Where German Easter fires burn on Saturday evening, Dutch Easter fires burn on Easter Sunday. So this Easter Monday morning it’s time to look at the second spike of PM10 pollution in the air. The smell in the garden is as strong as yesterday.
Ter Apel (on the German border, have their own fire on Sunday evening, had an extreme reading after the German fires), shows twice the norm. Still a high outlier, but it pales in comparison to the 5 times the norm reading a day earlier. The peak also dissipates more quickly.
Upwind from us, in the Flevo polders, it is a similar picture, a less distinct peak than yesterday but still well above twice the norm.
And near us in Utrecht the readings are actually about the same as yesterday. That matches with my perception that the smell around our house is about the same as yesterday. It also implies that though yesterdays fires were much closer, they were perhaps less in numbers (some were cancelled due to drought) or intensity, or they weren’t actually as neatly upwind from us as the German fires and passed to the south of us.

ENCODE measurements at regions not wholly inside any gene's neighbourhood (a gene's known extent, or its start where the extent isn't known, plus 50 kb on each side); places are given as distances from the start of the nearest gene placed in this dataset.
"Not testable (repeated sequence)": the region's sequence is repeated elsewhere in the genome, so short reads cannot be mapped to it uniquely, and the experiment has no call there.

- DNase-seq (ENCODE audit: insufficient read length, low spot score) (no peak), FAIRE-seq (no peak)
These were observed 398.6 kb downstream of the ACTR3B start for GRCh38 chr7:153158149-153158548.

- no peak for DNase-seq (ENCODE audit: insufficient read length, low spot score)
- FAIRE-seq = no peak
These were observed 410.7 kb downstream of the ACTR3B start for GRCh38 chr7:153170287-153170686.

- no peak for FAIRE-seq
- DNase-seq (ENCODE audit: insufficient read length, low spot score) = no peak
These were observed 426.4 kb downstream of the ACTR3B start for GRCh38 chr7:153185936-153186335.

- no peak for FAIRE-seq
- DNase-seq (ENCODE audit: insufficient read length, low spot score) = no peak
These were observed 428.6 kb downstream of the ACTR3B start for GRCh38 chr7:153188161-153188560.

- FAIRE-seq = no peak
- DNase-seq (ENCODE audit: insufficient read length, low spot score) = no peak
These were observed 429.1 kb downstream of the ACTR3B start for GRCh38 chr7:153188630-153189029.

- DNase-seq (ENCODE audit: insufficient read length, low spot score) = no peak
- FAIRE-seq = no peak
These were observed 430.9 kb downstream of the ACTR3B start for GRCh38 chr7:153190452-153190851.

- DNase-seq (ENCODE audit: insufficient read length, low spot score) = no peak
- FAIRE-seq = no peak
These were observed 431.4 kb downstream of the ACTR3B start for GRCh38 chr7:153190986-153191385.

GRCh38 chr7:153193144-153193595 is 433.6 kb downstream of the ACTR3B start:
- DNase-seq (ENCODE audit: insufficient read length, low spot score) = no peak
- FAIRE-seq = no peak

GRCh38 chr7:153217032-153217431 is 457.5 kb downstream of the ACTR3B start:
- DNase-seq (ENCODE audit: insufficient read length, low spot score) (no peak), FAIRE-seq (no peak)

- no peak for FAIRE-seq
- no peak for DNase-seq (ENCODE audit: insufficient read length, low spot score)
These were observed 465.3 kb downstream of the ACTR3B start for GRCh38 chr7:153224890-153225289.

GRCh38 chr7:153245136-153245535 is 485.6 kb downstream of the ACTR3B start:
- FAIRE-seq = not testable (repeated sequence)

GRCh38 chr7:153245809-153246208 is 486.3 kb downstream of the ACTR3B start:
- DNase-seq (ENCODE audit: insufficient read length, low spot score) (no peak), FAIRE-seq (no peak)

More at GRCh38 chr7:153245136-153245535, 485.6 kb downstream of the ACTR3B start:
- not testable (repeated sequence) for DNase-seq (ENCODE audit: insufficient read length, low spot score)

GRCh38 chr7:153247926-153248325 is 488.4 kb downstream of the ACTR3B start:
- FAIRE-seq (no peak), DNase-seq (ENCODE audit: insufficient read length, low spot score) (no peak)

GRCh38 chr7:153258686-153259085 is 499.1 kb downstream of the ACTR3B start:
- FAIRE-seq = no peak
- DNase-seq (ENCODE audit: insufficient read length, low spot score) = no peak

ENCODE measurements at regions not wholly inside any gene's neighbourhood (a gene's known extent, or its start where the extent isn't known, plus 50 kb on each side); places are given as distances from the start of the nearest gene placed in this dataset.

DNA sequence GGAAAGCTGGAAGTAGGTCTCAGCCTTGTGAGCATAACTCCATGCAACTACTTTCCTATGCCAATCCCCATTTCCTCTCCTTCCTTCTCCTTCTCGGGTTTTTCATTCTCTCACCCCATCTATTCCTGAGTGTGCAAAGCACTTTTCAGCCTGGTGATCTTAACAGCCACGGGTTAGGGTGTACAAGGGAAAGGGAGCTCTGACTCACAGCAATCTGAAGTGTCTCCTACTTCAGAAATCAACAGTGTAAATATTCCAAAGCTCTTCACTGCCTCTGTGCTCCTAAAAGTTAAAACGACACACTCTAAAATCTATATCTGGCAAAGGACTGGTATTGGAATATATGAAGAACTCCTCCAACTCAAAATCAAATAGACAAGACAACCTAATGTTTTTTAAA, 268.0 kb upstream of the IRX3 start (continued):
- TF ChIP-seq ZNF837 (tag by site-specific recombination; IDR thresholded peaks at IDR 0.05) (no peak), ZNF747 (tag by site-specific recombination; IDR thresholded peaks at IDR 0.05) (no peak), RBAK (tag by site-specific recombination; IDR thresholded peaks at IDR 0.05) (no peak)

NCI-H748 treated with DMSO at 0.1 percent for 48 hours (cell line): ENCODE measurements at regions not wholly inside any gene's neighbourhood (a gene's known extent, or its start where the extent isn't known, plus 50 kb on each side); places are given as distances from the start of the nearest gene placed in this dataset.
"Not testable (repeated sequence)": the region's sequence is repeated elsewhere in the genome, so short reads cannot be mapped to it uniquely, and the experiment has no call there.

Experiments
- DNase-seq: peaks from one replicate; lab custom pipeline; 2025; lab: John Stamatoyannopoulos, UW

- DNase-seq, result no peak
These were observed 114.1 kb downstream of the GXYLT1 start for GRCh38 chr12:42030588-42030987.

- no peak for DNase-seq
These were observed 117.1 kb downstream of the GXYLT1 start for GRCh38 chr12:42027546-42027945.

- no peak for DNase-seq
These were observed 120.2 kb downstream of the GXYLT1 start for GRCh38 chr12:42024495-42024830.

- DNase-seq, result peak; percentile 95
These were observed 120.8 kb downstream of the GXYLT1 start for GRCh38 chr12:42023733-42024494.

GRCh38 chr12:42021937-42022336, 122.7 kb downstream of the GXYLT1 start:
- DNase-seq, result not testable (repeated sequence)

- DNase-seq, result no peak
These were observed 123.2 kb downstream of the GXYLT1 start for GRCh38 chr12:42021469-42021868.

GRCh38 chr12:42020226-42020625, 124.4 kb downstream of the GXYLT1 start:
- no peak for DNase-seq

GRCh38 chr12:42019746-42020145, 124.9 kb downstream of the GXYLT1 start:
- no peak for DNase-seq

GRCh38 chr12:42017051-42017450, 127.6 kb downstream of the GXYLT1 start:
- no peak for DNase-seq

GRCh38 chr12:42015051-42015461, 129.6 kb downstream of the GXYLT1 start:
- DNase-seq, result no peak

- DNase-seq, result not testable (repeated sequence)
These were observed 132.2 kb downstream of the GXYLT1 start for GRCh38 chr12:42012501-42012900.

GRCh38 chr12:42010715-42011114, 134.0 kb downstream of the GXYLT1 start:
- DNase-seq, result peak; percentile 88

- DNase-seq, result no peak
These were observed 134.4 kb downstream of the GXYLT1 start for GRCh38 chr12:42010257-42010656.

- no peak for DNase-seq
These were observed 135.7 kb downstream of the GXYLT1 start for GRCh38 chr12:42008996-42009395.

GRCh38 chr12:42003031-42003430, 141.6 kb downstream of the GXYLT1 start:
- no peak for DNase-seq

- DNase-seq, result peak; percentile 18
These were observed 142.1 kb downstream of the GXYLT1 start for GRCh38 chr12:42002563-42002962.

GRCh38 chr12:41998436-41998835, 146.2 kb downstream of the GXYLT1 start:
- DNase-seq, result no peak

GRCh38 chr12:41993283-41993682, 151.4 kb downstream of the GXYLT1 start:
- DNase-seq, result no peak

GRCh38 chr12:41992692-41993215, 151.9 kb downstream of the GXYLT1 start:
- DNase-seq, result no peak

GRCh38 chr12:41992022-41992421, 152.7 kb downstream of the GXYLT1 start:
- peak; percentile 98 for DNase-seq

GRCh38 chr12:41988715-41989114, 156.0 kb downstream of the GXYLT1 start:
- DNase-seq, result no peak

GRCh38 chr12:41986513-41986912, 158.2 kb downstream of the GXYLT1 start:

The latter seems to be borne out by readings from some of the other sensors.
First Eibergen, on the border between the Twente and Achterhoek regions, an area with lots of Easter fires.
Eibergen shows a higher peak due to the Sunday fires than the day before, yet both peaks are in the same range at 2 to 2.5 times the norm.
South and east of the region we see similar patterns.
In Nijmegen more southern, the peak is higher than the day before, because they were not downwind of many German fires.
On the Veluwe, which is more eastern and closer to us, the peak is again lower than the day before yet still distinct.
Overall the pollution of Sunday’s fires is less visible across the Netherlands. Where Saturday’s fires made sensors go into the red from the north-eastern border, southwesterly across the country to Amsterdam, for Sunday’s fires such a clear corridor doesn’t show.